I will concede that there is at least one advantage to a tablet with a USB port over a netbook.  Keyboards do malfunction.  Keys stop working, sometimes they short, you get two letters or more when you just want one.  So if the keyboard screws up on a netbook you have to get it fixed.  If you have a USB keyboard for a tablet you can just buy another one.  May take less time and cost less money.

So if the user does not type a lot a tablet can be better than a netbook. 

10 things to look for in a tablet computer

Little Keyboards

So what is the difference between a netbook and a laptop?

The most obvious thing is size and weight.  Netbooks max out at about a 12 inch screen size.  The majority are 10 inches.  The 7 and 9 inch models have almost disappeared, they only exist to get very low prices.   But smaller screens also mean smaller keyboards. The next factor is the OPTICAL DRIVE.  Netbooks do not have DVD drives.

Now the issue is processing power.  Netbooks have had 1.6 gigahertz Atom processors for almost 18 months now.  Dual-core netbooks at 1.5 GHz are beginning to appear.

That $99 device is about equal to 1998 desktop technology.  It would probably be more accurate to call that Sylvania a Smartbook than a netbook.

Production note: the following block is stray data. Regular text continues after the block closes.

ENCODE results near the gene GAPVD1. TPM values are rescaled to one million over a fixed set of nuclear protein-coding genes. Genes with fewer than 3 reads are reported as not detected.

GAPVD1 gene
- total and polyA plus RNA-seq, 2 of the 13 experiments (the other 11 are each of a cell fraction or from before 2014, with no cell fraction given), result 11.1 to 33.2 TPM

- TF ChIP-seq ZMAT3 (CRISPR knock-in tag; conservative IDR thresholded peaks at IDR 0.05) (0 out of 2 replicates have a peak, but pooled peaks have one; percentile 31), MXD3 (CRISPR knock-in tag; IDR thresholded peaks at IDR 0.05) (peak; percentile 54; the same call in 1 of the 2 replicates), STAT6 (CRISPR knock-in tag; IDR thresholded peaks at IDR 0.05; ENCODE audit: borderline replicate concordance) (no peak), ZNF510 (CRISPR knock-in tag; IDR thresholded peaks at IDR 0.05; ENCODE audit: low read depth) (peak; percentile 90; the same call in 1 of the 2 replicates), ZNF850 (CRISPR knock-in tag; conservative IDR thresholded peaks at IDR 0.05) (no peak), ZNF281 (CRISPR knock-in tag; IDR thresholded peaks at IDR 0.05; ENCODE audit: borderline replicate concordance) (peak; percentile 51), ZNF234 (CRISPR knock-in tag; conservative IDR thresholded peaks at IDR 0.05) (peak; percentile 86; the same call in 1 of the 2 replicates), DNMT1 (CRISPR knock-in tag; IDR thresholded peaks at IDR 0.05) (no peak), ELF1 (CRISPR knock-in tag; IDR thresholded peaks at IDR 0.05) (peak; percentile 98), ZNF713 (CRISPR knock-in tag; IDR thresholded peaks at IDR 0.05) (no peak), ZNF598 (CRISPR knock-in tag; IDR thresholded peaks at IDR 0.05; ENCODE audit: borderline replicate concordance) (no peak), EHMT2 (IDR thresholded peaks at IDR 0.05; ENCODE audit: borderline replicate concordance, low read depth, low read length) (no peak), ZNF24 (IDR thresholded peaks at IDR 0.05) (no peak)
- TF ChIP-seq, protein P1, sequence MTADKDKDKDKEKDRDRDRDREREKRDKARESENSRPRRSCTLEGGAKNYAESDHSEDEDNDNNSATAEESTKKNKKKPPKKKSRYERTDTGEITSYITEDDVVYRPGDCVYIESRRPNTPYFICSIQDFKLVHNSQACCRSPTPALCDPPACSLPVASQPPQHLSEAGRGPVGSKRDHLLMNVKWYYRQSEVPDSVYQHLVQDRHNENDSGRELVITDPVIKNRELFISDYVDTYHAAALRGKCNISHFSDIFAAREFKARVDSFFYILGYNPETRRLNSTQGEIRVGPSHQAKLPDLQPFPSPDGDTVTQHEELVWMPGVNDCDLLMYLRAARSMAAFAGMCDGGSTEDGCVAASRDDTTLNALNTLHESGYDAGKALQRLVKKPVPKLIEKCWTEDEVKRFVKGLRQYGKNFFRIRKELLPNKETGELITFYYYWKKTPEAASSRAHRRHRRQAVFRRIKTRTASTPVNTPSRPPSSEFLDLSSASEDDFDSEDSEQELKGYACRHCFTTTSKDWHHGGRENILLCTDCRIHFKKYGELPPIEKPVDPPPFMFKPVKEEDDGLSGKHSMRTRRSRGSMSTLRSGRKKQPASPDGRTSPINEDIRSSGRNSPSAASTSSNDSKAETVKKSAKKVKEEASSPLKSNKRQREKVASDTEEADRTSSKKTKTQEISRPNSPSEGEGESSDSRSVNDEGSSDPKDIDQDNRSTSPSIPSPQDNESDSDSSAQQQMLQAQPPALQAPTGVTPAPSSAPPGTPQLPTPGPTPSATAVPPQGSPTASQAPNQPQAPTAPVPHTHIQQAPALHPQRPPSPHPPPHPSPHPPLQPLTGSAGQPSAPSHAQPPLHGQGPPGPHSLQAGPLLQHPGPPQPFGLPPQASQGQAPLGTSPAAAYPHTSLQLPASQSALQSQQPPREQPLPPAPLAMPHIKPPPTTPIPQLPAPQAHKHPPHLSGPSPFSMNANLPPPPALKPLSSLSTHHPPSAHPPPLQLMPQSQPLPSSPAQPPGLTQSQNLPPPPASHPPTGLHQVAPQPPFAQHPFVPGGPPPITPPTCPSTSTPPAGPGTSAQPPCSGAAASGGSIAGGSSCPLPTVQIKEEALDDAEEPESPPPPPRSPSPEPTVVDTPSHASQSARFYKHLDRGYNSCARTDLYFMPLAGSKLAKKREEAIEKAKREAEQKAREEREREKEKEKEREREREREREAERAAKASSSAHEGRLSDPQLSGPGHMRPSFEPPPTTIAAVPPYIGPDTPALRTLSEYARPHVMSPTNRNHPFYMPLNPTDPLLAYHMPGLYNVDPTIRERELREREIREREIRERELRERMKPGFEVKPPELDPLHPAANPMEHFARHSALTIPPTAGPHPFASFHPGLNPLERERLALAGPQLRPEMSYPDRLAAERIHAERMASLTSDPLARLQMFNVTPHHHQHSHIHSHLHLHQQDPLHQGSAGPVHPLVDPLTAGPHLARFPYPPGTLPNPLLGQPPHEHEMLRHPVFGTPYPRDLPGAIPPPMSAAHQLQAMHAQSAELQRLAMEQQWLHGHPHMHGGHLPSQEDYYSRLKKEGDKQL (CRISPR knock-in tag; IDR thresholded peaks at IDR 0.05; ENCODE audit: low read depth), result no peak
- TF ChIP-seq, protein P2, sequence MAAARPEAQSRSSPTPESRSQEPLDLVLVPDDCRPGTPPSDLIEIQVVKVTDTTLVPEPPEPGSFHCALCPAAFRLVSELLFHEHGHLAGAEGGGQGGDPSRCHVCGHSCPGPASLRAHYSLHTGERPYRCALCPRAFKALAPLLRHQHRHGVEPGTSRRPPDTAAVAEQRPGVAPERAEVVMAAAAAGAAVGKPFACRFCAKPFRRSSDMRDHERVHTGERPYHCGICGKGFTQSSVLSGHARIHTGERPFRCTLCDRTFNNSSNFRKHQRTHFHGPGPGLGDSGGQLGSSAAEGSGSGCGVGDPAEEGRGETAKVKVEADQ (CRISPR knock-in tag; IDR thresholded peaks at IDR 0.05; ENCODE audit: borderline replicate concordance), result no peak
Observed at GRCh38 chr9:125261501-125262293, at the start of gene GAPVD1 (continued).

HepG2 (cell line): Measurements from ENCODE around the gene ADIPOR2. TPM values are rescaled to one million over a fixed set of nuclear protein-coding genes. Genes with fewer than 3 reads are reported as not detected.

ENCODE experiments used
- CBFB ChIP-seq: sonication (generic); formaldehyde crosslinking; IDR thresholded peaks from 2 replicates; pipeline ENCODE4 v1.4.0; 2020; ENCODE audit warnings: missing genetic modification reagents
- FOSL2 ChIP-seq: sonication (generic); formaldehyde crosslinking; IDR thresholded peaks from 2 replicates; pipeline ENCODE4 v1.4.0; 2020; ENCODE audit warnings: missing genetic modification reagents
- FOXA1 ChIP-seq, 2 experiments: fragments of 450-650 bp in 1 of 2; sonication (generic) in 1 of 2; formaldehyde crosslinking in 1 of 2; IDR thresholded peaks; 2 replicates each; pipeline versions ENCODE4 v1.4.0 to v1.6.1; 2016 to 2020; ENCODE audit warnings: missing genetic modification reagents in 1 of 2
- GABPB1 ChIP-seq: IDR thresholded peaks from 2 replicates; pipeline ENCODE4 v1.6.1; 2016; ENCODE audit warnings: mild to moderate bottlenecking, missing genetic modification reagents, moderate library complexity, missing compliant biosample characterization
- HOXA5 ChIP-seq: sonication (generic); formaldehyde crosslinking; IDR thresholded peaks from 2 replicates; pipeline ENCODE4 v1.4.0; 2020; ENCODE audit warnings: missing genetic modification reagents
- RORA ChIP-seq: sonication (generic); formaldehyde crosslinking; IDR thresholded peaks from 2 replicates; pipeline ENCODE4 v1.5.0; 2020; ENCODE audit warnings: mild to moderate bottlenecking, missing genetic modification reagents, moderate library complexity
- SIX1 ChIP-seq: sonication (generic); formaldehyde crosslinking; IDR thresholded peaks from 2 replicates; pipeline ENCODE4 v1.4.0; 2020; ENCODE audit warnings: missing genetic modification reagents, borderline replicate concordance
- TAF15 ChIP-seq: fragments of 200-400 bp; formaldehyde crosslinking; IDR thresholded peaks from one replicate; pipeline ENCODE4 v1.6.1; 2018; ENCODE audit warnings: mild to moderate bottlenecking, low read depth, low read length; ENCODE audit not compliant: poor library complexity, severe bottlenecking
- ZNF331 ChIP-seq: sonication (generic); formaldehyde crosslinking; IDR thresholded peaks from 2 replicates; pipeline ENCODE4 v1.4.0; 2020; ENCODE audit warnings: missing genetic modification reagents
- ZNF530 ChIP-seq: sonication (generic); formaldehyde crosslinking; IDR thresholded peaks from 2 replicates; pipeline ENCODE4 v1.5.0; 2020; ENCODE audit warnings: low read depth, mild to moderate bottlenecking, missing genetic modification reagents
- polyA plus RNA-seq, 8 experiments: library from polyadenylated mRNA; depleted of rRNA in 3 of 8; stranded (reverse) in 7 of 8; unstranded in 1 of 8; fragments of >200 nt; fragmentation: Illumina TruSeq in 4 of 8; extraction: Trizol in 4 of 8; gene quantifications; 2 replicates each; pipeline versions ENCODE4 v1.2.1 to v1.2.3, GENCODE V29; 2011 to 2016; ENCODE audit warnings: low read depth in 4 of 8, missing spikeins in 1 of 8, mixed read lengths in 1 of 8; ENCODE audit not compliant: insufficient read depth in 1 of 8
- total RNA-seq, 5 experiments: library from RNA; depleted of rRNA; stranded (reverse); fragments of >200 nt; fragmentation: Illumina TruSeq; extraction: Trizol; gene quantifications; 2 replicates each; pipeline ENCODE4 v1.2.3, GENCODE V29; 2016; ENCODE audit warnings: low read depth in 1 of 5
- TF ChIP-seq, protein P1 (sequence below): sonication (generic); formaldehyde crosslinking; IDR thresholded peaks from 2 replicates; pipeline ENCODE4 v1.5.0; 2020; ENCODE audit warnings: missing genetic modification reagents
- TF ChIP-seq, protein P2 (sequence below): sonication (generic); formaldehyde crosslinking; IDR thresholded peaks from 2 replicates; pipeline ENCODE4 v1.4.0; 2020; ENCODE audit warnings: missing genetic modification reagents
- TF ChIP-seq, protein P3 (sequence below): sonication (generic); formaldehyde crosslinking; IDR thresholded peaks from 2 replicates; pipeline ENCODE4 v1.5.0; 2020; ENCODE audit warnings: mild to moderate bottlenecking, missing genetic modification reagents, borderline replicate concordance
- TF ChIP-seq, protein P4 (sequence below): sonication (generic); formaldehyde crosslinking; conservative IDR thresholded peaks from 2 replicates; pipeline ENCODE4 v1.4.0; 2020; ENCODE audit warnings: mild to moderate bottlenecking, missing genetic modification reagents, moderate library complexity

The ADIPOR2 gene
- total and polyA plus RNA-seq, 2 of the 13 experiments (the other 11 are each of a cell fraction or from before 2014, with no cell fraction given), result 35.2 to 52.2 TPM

Smartbooks use versions of the ARM processor while netbooks are Intel compatible processors.  They use different machine code and the buyer needs to be aware what software will and will not run on them.

I consider this low power and just for web surfing to be mostly marketing BS.  There is no question that a laptop that weighs 6 to 9 pounds and costs $900 or more is going to be more powerful than a netbook.  But netbooks are about as powerful as desktops that were being sold in 2003 and 2004.  No one was saying those were just for surfing the web.

This is about MONEY!!!  The manufacturers don't want customers abandoning more powerful machines.  The advertisers know that.  If a magazine or website started telling people that more powerful machines were a waste of money how fast would their advertising dry up?

I think our problem is bloated, inefficient software.  If more powerful machines have a significant advantage it is mostly because they run crappy software better.

Netbooks come with 160 and 250 gigabyte drives now.  I'm sorry but I remember when I thought 10 gig was big.  I remember when I thought 100 meg was big.  But no one was storing video on hard drives then.  The biggest drive I have is 500 gig and I only really use it for backups.  It is turned off right now.  I don't see why more than very rare people need to carry around more than 250 gig.  100 gig is enough to store 100,000 books the size of The Da Vinci Code.  If we could select 100 gig of good non-redundant information how badly would we need internet access?  Besides mail and news and sports what more could be necessary?  100 gig would be multiple encyclopedia.